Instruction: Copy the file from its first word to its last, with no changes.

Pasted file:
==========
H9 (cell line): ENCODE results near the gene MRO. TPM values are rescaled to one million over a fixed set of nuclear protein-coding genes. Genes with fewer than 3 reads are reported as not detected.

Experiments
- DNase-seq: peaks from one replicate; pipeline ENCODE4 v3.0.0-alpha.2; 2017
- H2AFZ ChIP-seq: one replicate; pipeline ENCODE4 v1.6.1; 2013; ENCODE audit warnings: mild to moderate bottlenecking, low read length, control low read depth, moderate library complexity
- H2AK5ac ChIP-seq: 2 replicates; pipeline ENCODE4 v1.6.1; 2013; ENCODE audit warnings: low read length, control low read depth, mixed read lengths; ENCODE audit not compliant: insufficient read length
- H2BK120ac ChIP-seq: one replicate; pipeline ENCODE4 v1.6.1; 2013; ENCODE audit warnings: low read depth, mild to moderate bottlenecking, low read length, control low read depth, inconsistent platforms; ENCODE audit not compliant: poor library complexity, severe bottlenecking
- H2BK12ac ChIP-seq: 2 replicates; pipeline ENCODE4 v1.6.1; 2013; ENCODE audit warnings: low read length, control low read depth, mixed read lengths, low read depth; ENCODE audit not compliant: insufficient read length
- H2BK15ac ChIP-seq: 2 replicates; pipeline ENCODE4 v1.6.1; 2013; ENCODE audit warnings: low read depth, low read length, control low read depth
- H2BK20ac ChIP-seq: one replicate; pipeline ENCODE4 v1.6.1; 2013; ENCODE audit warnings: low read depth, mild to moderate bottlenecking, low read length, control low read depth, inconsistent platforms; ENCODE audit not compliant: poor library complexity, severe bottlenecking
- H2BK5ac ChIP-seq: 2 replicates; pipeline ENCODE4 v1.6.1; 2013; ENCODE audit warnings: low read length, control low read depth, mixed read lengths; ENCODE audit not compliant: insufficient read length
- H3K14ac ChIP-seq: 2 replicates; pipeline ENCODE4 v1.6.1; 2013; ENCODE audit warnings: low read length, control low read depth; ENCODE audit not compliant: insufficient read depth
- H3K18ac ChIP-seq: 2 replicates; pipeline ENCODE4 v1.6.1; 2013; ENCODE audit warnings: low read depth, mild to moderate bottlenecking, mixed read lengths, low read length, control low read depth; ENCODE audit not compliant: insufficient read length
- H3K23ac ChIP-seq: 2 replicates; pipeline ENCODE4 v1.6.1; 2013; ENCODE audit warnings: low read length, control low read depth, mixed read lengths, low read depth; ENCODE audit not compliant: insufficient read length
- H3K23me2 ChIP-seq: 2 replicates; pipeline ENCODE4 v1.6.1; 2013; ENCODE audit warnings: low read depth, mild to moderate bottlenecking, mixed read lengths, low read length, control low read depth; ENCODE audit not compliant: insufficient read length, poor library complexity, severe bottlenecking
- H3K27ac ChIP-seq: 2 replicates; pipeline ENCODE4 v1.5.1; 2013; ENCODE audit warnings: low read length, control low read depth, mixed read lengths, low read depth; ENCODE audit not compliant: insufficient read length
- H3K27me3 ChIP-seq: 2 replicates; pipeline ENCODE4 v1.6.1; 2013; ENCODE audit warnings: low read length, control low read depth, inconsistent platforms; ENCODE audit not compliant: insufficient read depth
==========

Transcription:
H9 (cell line): ENCODE results near the gene MRO. TPM values are rescaled to one million over a fixed set of nuclear protein-coding genes. Genes with fewer than 3 reads are reported as not detected.

Experiments
- DNase-seq: peaks from one replicate; pipeline ENCODE4 v3.0.0-alpha.2; 2017
- H2AFZ ChIP-seq: one replicate; pipeline ENCODE4 v1.6.1; 2013; ENCODE audit warnings: mild to moderate bottlenecking, low read length, control low read depth, moderate library complexity
- H2AK5ac ChIP-seq: 2 replicates; pipeline ENCODE4 v1.6.1; 2013; ENCODE audit warnings: low read length, control low read depth, mixed read lengths; ENCODE audit not compliant: insufficient read length
- H2BK120ac ChIP-seq: one replicate; pipeline ENCODE4 v1.6.1; 2013; ENCODE audit warnings: low read depth, mild to moderate bottlenecking, low read length, control low read depth, inconsistent platforms; ENCODE audit not compliant: poor library complexity, severe bottlenecking
- H2BK12ac ChIP-seq: 2 replicates; pipeline ENCODE4 v1.6.1; 2013; ENCODE audit warnings: low read length, control low read depth, mixed read lengths, low read depth; ENCODE audit not compliant: insufficient read length
- H2BK15ac ChIP-seq: 2 replicates; pipeline ENCODE4 v1.6.1; 2013; ENCODE audit warnings: low read depth, low read length, control low read depth
- H2BK20ac ChIP-seq: one replicate; pipeline ENCODE4 v1.6.1; 2013; ENCODE audit warnings: low read depth, mild to moderate bottlenecking, low read length, control low read depth, inconsistent platforms; ENCODE audit not compliant: poor library complexity, severe bottlenecking
- H2BK5ac ChIP-seq: 2 replicates; pipeline ENCODE4 v1.6.1; 2013; ENCODE audit warnings: low read length, control low read depth, mixed read lengths; ENCODE audit not compliant: insufficient read length
- H3K14ac ChIP-seq: 2 replicates; pipeline ENCODE4 v1.6.1; 2013; ENCODE audit warnings: low read length, control low read depth; ENCODE audit not compliant: insufficient read depth
- H3K18ac ChIP-seq: 2 replicates; pipeline ENCODE4 v1.6.1; 2013; ENCODE audit warnings: low read depth, mild to moderate bottlenecking, mixed read lengths, low read length, control low read depth; ENCODE audit not compliant: insufficient read length
- H3K23ac ChIP-seq: 2 replicates; pipeline ENCODE4 v1.6.1; 2013; ENCODE audit warnings: low read length, control low read depth, mixed read lengths, low read depth; ENCODE audit not compliant: insufficient read length
- H3K23me2 ChIP-seq: 2 replicates; pipeline ENCODE4 v1.6.1; 2013; ENCODE audit warnings: low read depth, mild to moderate bottlenecking, mixed read lengths, low read length, control low read depth; ENCODE audit not compliant: insufficient read length, poor library complexity, severe bottlenecking
- H3K27ac ChIP-seq: 2 replicates; pipeline ENCODE4 v1.5.1; 2013; ENCODE audit warnings: low read length, control low read depth, mixed read lengths, low read depth; ENCODE audit not compliant: insufficient read length
- H3K27me3 ChIP-seq: 2 replicates; pipeline ENCODE4 v1.6.1; 2013; ENCODE audit warnings: low read length, control low read depth, inconsistent platforms; ENCODE audit not compliant: insufficient read depth